Imagine the pope, dressed in his white robes and his half-moon glasses, hunched over his laptop — blogging. We don't know whether Benedict XVI will soon start a blog, but he does have a Facebook page.
In a recent message, he showed his interest in new technologies when he called on priests to "proclaim the Gospel" through blogs, videos and Web sites.
The call to blog took a lot of people by surprise. After all, the 82-year-old from Bavaria is better known for his conservative doctrine and revival of the Latin Mass than for his computer savvy. At first, the Rev. James Martin was startled as well. Martin is the author of The Jesuit Guide to Almost Everything and blogs each day for the Catholic magazine America. Then Martin thought, surely Jesus would blog if he were on the Earth today.
"He didn't sit around and wait for people to come to him," Martin observes. "He went out and met people by the Sea of Galilee who were fishing. He went to tax collectors' booths. He went into synagogues. He went all over the place. And so we need to, figuratively speaking, go out to the ends of the Earth — which includes the blogosphere."
Bloggers Give The Pope Advice
The pope has not announced his own blog. But if he does, he might be wise to listen to the experts.
"As a blogger, let me say, I have some advice for his holiness," says Elizabeth Scalia, who writes a blog called The Anchoress, which appears on the Web site of the Catholic magazine First Things. "The first being: If I link to you, you must link back to me. There are rules of reciprocation."
Scalia, who is no relation to Supreme Court Justice Antonin Scalia, adds that the pope should aim high.
"He should try to get linked by the bigger blogs," she advises. "He should try to be linked by, for example, Instapundit and the Huffington Post. Because if gets the exposure there, then he can up his blog ad rates."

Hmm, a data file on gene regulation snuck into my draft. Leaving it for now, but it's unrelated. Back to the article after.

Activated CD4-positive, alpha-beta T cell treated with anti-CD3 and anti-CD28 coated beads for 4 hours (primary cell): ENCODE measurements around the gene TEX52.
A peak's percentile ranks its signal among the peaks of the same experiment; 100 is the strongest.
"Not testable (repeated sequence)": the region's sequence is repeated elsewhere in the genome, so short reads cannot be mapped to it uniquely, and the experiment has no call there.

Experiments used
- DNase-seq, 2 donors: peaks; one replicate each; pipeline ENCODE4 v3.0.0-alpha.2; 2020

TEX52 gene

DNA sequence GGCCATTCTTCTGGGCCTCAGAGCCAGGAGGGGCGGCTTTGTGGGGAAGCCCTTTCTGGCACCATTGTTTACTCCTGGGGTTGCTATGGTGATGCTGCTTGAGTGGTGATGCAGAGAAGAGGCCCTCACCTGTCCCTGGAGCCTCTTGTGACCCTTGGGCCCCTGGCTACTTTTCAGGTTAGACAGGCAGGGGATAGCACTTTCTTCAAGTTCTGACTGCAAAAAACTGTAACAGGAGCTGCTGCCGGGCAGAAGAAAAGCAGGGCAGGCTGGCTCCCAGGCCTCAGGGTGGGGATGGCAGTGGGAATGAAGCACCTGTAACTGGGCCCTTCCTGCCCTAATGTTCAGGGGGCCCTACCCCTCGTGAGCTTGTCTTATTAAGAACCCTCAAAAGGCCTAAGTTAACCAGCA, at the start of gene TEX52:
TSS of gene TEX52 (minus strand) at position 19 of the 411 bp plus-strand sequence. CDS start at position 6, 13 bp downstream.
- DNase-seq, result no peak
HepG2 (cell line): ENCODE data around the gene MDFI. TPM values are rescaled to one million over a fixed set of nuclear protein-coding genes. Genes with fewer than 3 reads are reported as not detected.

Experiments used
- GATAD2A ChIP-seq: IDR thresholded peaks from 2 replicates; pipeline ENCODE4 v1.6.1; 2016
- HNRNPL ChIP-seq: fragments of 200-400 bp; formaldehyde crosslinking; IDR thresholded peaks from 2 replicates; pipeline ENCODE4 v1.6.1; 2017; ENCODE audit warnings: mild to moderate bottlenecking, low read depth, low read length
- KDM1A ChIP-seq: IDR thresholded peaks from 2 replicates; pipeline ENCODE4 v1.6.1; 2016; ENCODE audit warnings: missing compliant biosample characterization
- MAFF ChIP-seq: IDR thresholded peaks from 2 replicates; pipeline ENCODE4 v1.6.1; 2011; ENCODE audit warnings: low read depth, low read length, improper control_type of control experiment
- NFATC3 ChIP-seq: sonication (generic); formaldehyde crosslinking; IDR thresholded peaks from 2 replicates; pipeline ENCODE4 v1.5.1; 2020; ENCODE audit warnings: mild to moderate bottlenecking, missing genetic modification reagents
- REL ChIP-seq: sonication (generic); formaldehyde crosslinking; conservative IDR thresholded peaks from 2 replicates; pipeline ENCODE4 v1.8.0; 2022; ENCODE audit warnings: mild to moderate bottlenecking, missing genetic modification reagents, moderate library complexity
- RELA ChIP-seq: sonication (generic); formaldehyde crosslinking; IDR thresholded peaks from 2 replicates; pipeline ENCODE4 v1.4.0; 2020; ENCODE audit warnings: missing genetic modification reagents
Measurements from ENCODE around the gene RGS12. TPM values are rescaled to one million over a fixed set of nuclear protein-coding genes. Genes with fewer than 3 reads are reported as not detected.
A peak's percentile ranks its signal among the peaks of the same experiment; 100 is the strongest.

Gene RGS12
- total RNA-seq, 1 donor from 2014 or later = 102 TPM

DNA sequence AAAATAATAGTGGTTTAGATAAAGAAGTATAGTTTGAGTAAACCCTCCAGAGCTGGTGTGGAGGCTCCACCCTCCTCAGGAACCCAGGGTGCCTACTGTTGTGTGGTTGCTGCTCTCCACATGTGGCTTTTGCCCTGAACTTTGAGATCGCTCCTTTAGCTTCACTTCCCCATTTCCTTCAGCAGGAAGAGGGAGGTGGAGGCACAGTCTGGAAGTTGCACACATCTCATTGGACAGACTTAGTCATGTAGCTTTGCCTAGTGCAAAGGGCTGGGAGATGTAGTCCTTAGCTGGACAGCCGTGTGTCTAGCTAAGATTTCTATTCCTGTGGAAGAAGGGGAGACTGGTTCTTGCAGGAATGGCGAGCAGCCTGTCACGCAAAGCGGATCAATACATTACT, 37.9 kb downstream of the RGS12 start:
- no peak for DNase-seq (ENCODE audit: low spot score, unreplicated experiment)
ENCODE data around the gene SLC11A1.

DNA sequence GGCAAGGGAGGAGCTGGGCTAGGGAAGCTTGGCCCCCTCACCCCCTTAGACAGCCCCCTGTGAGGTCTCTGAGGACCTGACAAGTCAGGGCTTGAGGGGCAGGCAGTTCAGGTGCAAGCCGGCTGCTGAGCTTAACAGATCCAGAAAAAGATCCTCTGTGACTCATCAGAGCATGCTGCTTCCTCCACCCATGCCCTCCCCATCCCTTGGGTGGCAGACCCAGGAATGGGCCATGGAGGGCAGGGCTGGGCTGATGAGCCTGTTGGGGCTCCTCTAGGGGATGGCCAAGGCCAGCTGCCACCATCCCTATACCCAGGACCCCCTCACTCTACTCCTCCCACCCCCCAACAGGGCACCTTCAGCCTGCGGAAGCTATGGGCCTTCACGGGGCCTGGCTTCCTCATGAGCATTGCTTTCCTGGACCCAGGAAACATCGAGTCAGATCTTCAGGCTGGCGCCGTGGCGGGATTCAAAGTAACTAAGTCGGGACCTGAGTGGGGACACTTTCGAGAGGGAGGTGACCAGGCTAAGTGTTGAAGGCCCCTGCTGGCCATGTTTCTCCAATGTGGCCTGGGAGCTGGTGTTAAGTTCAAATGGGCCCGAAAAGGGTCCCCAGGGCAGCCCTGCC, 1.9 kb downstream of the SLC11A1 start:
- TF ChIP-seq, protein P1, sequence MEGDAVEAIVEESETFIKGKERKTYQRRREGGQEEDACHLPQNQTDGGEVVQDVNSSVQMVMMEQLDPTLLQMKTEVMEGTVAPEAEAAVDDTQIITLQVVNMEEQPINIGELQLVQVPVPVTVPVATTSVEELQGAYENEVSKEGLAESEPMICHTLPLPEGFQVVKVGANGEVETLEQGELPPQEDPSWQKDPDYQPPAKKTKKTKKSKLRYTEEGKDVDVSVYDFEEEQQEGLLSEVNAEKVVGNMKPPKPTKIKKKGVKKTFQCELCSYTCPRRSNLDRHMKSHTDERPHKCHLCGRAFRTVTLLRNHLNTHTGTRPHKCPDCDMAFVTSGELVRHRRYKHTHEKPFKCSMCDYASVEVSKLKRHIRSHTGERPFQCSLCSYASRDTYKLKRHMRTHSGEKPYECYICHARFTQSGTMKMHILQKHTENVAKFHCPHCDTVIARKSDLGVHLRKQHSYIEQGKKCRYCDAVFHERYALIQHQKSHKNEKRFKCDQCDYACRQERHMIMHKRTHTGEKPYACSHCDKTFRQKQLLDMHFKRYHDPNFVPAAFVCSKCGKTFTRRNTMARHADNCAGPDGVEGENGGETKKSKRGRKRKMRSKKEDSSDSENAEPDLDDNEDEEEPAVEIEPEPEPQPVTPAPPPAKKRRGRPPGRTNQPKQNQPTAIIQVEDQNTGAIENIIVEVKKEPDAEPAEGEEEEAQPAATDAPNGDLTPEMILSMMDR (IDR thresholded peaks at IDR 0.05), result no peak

Presumably, ad revenue isn't high on the pope's list, although there are a few bankrupt dioceses in the U.S. that could use the money. Scalia says while blogging isn't heavy lifting — you rarely get out of your chair, she says — the pope should prepare himself for the unrelenting pressure to post.
"You have to blog every day," she says. "And he's an 80-something-year-old guy, so maybe he's not always going to want to blog."
One solution: "He should have some favorite YouTube videos that he can just slap up there when he's feeling kind of tired. Like the parade scene from Ferris Bueller," she says, referring to the movie Ferris Bueller's Day Off. "Slap that up there and that's a day's blogging."
Hot Links, Comments And Tweets
Of course, a blogging pope would also have to adjust to not only the pace but also the style of the Internet. Benedict is a German theologian famous for his long academic treatises peppered with footnotes. How to adapt?
"Think hot links, not footnotes," advises Martin. "He can write a couple of paragraphs on, say, St. Augustine, or Origen [of Alexandria], or St. Athanasius. And instead of having 50 footnotes, have 50 hot links. People tend to like that on the blogosphere."
Martin has another piece of advice: Be charitable. The Internet can be vicious, but the pope must refrain from ad hominem attacks, which, Martin says, the pope probably knows as a Christian. But should the pope allow comments?
"Only if he has a thick skin," Martin says, laughing. "I would say there are two kinds of angry people. There are angry people, and then there are religiously angry people. And the religiously angry people tend to be angrier than the angry people."
Still, David Weinberger, who writes about politics and culture on Joho the Blog, sees some dangers ahead. He says if the pope wants to spread the Christian message, he might be surprised at the result.
"Putting a message out over the Internet is exactly the same thing as losing total control of your message," he says. "People take it up, they republish it, they make fun of it, they contextualize it. The simple message becomes incredibly complex because of all the ideas that are pulled out and linked to it. That means that the very thing that you wanted in your message was control and what you ended up with was the opposite of control."
Which raises the question: Can something as nuanced as God's word be tweeted?
"Trying to boil things down into tweetable form has a long history" in religion, he says.
Weinberger cites a theologian of his own tradition: Moses, who wrote the Ten Commandments on a couple of tablets. All those commandments — do not murder, do not lie, do not steal, etc. — can easily be boiled down to Twitter's 140 character limit.
What about the Sermon on the Mount? That will require a hyperlink.